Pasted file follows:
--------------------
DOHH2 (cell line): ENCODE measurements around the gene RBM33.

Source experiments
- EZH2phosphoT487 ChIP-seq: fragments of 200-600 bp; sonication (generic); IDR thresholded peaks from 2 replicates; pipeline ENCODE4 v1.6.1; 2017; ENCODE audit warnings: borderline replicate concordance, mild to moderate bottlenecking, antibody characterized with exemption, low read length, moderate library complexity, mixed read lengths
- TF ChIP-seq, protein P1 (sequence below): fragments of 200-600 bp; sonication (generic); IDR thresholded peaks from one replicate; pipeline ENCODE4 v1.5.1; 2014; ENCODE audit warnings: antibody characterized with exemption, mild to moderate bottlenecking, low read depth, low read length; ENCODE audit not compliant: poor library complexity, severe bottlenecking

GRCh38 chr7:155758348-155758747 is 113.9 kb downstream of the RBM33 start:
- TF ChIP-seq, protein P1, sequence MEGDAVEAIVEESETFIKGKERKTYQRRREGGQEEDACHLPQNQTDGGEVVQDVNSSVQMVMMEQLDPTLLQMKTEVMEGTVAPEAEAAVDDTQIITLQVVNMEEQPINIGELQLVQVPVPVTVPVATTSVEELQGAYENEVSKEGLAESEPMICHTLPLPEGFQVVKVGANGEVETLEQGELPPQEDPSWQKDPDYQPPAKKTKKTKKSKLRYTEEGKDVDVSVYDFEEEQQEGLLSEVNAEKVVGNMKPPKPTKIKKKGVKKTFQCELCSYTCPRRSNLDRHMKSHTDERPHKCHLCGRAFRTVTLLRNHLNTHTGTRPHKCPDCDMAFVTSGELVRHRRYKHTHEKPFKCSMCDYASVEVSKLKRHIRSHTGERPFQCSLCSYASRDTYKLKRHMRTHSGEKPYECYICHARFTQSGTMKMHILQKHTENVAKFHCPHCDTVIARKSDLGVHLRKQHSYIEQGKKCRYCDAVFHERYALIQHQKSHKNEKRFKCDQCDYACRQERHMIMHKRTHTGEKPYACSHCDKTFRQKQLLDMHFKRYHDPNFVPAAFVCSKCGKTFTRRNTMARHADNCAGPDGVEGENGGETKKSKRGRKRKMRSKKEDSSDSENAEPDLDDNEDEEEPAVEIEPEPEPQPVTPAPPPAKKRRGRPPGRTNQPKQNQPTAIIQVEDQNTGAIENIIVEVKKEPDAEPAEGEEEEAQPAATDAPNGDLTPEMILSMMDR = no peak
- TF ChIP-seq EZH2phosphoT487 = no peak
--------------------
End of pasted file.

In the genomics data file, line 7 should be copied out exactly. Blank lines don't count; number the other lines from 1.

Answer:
- TF ChIP-seq EZH2phosphoT487 = no peak